-- Zack Whittaker.

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3 of 16 file photo

Windows 10's forced upgrades and privacy concerns

Windows 10. It was a breath of fresh air for Windows 8 users, but how Microsoft rolled out the freshly-pressed operating system to the wider public was a disaster. Many could not cancel or reschedule downloading the inevitable upgrade, no matter how hard they tried. Some tried to fix the problem with their own homebrew solutions. Eventually, Microsoft reneged, and let some users stave off the upgrade if they didn't want it. So, why the resistance to upgrading? The long-awaited Windows 8 replacement had settings and features considered by many to be privacy-invasive. No matter how hard Microsoft tried, mud seemed to stick. After the messy roll-out, Windows 10 weighs in with about 6 percent usage share.

-- Zack Whittaker.

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4 of 16 Zack Whittaker/ZDNet

BlackBerry's failed foray into Android

Facing continued market irrelevance with its QNX-based handsets, BlackBerry finally released a pure Android smartphone, the Priv, in November of 2015. With the exception of the integrated physical keyboard, the Ontario-based company has added very little differentiation or value that distinguishes it from the horde of other Android phones already on the market. ZDNet's Matthew Miller was so dissatisfied with the device that he actually prefers the Passport -- which while quirky in design and resorts to Android emulation for running ported applications, is at least a pure BlackBerry device that can take advantage of QNX’s advanced security and real time multitasking capabilities.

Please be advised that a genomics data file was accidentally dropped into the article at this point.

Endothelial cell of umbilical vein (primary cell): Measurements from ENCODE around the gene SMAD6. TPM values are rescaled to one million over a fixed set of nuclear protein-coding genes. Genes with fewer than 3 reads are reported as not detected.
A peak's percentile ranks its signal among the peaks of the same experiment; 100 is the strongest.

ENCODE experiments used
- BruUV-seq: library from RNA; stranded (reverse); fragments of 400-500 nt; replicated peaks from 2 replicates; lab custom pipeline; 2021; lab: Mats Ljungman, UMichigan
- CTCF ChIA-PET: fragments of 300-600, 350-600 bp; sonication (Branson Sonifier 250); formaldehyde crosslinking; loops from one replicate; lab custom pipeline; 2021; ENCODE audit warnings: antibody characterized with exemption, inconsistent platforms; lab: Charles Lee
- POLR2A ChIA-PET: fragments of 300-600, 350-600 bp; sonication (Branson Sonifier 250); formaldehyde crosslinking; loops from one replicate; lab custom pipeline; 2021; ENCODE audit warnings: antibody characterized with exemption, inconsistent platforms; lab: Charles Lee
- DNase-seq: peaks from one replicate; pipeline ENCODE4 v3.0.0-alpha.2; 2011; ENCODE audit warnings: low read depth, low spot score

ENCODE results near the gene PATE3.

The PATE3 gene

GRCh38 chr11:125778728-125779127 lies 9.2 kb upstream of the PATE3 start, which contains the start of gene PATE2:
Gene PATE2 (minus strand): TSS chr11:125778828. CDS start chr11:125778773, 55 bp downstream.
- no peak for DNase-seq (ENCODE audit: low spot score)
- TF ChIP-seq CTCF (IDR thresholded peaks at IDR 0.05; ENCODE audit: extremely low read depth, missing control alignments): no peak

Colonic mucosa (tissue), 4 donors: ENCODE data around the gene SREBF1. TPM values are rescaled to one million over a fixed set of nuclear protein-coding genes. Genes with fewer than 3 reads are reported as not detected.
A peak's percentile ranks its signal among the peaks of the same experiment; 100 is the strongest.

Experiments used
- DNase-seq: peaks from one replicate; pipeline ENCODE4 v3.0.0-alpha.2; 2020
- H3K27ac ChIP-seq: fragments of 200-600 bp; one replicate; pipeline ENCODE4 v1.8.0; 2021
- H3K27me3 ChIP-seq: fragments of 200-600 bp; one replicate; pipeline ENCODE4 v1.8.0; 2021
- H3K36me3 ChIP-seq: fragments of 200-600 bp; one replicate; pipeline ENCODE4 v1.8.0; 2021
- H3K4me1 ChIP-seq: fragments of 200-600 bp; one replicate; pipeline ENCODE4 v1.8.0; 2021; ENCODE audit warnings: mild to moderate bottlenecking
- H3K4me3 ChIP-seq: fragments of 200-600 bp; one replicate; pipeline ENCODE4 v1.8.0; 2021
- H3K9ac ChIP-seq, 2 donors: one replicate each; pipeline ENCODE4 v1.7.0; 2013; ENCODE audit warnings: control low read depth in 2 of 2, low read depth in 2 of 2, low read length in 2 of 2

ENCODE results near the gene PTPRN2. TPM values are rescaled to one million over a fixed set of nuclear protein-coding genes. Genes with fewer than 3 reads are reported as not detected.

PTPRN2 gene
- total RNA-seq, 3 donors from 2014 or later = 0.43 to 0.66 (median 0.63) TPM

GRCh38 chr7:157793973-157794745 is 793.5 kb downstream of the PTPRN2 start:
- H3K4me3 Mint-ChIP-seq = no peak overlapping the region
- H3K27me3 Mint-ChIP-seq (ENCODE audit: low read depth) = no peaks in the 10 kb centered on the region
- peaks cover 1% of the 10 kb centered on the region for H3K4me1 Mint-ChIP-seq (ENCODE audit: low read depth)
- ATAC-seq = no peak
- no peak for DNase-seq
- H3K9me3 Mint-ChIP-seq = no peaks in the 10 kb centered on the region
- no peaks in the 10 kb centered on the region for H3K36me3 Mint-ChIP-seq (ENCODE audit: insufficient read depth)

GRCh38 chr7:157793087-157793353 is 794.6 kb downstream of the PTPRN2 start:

-- Jason Perlow.

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5 of 16 CNET/CBS Interactive

Software patches that crashed more than they fixed